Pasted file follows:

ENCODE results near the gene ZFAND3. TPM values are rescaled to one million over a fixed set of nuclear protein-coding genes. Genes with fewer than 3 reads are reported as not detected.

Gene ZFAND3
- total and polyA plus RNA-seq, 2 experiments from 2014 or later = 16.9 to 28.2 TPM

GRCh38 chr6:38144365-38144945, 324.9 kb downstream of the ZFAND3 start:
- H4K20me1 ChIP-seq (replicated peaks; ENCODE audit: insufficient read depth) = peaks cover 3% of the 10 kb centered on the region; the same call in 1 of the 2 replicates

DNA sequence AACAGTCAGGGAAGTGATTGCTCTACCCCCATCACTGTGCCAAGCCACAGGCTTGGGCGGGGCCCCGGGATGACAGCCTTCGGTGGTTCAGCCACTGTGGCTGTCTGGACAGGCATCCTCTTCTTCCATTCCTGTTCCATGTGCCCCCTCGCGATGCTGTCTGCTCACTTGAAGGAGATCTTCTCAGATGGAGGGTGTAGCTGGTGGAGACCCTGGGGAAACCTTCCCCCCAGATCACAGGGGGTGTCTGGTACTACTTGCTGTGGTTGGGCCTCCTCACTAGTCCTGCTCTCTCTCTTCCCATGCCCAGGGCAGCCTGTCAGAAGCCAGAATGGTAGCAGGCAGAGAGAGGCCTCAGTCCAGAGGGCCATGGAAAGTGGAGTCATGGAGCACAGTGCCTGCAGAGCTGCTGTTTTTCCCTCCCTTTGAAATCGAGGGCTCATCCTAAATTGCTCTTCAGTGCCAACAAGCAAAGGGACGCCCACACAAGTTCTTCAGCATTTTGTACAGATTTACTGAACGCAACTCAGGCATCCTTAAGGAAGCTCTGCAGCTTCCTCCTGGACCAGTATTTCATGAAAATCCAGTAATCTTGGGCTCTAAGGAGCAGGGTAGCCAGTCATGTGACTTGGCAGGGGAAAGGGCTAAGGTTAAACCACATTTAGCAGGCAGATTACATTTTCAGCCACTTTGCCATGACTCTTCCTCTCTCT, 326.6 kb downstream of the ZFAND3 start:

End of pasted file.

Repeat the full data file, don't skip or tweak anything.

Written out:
ENCODE results near the gene ZFAND3. TPM values are rescaled to one million over a fixed set of nuclear protein-coding genes. Genes with fewer than 3 reads are reported as not detected.

Gene ZFAND3
- total and polyA plus RNA-seq, 2 experiments from 2014 or later = 16.9 to 28.2 TPM

GRCh38 chr6:38144365-38144945, 324.9 kb downstream of the ZFAND3 start:
- H4K20me1 ChIP-seq (replicated peaks; ENCODE audit: insufficient read depth) = peaks cover 3% of the 10 kb centered on the region; the same call in 1 of the 2 replicates

DNA sequence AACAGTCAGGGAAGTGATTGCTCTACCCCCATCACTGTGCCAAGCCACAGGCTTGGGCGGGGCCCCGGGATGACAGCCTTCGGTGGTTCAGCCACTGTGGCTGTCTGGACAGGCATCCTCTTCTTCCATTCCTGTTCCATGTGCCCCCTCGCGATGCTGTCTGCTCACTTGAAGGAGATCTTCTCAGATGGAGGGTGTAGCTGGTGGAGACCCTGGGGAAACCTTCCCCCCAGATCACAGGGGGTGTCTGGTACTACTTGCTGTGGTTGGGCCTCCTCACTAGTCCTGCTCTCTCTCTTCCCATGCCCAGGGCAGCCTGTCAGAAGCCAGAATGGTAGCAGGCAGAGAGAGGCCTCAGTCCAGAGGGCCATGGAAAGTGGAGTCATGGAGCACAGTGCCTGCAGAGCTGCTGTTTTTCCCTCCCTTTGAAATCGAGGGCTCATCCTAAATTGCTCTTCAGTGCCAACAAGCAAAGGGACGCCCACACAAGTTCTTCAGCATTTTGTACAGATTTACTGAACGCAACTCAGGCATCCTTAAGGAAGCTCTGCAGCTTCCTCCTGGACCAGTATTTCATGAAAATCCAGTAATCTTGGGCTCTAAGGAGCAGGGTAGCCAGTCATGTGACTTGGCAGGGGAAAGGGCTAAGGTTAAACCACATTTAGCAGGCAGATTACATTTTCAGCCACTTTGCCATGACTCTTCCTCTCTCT, 326.6 kb downstream of the ZFAND3 start: